While the two increasingly dehydrated and sleep-deprived boys are locking lips, they become a focal point in the lives of other teen boys dealing with languishing long-term relationships, coming out, navigating gender identity, and falling deeper into the digital rabbit hole of gay hookup sites - all while the kissing former couple tries to figure out their own feelings for each other. This follow-up to the best-selling Every Day showcases David's trademark sharp-witted, warm-hearted tales of teenage love, and serves as a perfect thematic bookend to David's YA debut and breakthrough, Boy Meets Boy, which celebrates its 10th anniversary in 2013.
©2013 David Levithan (P)2013 Listening Library
"A landmark achievement from a writer and editor who has helped create, in literature, a haven for queer youth." (Publishers Weekly)
"The novel has genuine moments of insight and wisdom.... Inspiring." (Kirkus Reviews)
First, the performance: you should know that this novel is narrated by the author, not by a professional actor. Some might find his voice nasal. That said, he is a wonderful reader. Not surprisingly, his performance brings a great deal of intelligence and emotion to the novel.
Second, the novel is fantastic. If you are turned off by the idea of reading a YA novel with a light-hearted title, don't assume that the book is unserious or one-dimensional. While it honestly deals with the perspectives of young people, it does so in the voice of experience, loss, and well-earned hope.
I'm an audiobook addict and blog about books at The Reading Date. My favorite genres are YA, New Adult, Fiction & Memoirs.
Two Boys Kissing is a powerful book with a unique voice. It’s narrated by the spirits of gay men who died of AIDS and watch and wonder over the current generation of gay males. A series of character vignettes intersect to show the contrast between then and now- how things have changed and how they have remained the same. The backdrop of the two boys kissing for the Guinness Book of World Records is the link that binds the characters together.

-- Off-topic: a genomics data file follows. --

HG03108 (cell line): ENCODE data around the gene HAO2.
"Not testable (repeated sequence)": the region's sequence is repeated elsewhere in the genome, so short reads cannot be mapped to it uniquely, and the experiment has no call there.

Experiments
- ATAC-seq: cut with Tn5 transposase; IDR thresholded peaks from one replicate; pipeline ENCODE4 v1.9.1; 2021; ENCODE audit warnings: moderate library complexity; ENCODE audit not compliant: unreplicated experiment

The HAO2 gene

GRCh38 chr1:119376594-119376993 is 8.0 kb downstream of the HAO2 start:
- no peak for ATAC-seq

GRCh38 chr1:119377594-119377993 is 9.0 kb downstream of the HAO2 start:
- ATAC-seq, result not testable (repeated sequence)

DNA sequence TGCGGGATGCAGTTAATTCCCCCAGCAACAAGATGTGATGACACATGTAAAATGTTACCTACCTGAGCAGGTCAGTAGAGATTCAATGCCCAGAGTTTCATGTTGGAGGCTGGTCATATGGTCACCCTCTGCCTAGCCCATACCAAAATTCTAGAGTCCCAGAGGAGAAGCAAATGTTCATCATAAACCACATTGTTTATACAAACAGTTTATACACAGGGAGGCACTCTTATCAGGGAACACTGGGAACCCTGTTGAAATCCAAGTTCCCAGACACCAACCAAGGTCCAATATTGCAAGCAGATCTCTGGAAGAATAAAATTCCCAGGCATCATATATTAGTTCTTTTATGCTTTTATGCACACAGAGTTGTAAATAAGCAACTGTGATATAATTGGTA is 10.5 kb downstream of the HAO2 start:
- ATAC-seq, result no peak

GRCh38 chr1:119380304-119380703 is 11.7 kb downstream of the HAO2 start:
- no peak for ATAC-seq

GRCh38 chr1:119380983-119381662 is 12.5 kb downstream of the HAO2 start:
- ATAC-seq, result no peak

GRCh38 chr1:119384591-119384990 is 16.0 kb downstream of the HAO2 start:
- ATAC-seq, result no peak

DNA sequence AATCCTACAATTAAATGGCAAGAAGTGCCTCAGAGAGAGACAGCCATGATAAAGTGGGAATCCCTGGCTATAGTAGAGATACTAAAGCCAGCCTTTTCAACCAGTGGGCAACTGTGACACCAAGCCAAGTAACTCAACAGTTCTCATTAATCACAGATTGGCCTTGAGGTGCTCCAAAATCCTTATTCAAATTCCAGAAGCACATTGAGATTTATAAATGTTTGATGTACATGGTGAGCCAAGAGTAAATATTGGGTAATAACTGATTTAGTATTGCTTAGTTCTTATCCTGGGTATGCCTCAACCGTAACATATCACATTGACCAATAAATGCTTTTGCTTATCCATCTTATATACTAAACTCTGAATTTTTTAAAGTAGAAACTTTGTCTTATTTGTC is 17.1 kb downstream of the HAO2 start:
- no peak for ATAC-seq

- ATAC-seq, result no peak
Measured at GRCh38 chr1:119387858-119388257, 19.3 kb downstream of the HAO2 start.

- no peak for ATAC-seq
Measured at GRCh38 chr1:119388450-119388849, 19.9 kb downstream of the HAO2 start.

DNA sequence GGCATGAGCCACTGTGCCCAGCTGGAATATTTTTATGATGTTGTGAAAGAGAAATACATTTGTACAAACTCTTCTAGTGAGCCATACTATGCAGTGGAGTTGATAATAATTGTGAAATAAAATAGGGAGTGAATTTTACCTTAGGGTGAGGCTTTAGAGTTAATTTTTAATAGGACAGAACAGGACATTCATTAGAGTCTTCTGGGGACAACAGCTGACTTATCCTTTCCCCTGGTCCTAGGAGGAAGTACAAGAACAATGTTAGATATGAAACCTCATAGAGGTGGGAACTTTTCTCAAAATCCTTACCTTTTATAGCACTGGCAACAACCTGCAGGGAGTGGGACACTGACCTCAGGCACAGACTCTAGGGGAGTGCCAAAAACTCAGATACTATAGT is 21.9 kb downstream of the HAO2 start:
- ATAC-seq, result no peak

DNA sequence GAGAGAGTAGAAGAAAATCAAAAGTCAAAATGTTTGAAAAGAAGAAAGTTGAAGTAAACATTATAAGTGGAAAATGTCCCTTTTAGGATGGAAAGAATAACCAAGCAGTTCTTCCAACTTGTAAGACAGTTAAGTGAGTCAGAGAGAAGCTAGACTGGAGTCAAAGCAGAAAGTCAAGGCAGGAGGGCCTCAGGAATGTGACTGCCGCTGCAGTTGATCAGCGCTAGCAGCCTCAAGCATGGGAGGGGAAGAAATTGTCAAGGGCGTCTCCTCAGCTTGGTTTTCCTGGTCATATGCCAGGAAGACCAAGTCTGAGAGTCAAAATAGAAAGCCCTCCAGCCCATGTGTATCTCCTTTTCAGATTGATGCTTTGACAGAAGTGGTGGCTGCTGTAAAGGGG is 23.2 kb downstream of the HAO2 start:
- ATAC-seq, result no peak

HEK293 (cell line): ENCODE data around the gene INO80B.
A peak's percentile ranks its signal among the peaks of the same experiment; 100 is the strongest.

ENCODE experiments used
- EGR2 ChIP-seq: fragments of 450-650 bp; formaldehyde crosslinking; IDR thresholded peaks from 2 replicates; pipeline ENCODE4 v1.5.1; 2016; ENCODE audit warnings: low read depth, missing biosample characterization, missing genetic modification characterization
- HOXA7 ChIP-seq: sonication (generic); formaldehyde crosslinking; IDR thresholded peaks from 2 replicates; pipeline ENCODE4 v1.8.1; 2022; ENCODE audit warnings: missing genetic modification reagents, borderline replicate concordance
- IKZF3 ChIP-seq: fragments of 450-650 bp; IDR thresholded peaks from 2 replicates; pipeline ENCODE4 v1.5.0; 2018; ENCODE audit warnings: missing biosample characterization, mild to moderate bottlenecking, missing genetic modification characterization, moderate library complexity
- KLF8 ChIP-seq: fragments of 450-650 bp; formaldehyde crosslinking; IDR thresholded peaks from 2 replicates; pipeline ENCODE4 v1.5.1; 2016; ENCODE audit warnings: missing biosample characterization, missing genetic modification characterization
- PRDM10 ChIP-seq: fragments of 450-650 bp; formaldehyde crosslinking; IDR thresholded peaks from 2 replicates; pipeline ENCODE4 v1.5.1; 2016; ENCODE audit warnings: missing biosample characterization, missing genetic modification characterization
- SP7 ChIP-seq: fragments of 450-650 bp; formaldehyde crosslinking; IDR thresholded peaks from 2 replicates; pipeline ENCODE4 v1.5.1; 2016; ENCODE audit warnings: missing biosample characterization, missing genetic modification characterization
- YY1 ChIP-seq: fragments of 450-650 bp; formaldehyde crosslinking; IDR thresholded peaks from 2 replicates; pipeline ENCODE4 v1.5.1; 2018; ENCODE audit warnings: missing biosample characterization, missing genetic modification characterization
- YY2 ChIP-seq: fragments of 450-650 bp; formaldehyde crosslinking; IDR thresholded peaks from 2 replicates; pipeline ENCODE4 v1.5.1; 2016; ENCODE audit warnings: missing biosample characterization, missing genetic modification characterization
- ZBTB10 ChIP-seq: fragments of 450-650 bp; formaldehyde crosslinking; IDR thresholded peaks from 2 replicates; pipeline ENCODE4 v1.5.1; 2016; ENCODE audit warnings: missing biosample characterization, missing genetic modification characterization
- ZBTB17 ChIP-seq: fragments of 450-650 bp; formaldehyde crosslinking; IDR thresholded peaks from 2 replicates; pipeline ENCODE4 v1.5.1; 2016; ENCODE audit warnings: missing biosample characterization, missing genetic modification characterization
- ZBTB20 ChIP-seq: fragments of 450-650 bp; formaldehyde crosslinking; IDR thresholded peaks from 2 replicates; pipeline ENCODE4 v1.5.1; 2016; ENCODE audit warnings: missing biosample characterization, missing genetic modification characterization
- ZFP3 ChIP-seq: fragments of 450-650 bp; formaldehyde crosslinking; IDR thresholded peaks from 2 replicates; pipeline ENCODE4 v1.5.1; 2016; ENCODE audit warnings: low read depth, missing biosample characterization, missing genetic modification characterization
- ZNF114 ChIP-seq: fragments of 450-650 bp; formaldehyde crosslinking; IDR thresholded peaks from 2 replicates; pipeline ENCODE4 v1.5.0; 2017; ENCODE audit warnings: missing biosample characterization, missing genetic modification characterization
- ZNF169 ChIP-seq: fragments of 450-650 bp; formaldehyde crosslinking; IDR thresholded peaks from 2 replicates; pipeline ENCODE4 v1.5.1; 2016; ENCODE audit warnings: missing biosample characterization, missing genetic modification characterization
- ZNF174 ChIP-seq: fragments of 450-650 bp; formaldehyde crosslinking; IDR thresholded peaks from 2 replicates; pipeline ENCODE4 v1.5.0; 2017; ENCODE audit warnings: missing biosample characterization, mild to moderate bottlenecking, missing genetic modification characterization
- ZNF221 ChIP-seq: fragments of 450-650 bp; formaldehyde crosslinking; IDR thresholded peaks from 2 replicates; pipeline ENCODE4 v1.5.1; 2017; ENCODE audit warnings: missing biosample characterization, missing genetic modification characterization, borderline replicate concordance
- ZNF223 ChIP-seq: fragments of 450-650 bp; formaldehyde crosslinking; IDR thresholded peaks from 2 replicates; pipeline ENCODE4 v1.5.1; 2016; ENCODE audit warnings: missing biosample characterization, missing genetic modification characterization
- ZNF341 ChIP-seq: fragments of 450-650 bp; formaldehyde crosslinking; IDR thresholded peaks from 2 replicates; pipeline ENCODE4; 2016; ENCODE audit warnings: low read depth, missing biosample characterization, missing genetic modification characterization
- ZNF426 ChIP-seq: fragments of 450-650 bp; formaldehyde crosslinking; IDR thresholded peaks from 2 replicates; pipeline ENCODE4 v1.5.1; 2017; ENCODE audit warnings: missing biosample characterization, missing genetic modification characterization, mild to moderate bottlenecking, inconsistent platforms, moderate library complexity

We follow several teen boys throughout the book: The two boys kissing are exes Harry and Craig, Neil and Peter are in a long-term relationship, transgendered Avery meets Ryan, and Cooper is getting lost in the digital dating world. Each person has their ups and downs over the course of the book, and there are examples of good and bad parenting and coming out experiences. Cooper’s story probably got to me the most, and like the narrators of the book I wanted to reach out and help him through his crisis.
The ghost narrators see the familiar and unfamiliar in the world of today’s gay teens, from bullying and unaccepting parents, to gay proms and the rally of support of two boys kissing. I remember the early days of the AIDS pandemic so that colored my reading experience and made it hit home all the more. The voices from the past give contextual relevance to the events taking place in the present, and you can feel the collective sorrow, joy and hope in their words.
I listened to the audiobook, read by the author himself, David Levithan. I think it’s my first time hearing the author’s voice, and there’s always a part of me that worries when an author chooses to read their own work rather than leave it to the professionals. But, in this case Levithan delivers the book’s narration expertly, and I can’t imagine anyone else reading it. When an author can do voice work I think it’s great that they narrate their work- who else knows the book better, right? Levithan expertly conveys the emotional state of mind of the different personalities and brings the stories to life. There are several generations of voices and personalities in the book, and Levithan gives each a distinct delivery. With the books unique narrative the audiobook helped me keep track of all the characters and made the message resonate even more.
This book and Every Day are my favorite Levithan books and I think Two Boys Kissing is very relevant and moving. I was connected to the story through Levithan’s gorgeous words, and found the voices of the narrators meaningful.
I was happy the author, David Levithan, read the novel; I felt the novel was disseminated in the way it should have been--as the author read it the way he felt it and had envisioned it. The story was moving, and I am sure I will think about this novel for years to come.
The AID's chorus.
Wanted to and did!
The language is beautiful and the insight is uncanny
References without explanation about life during AIDS crisis
It was as if my life story had been told.
I bought a hard copy of the book so I could see the beautiful language.
There are no listener reviews for this title yet.
Report Inappropriate Content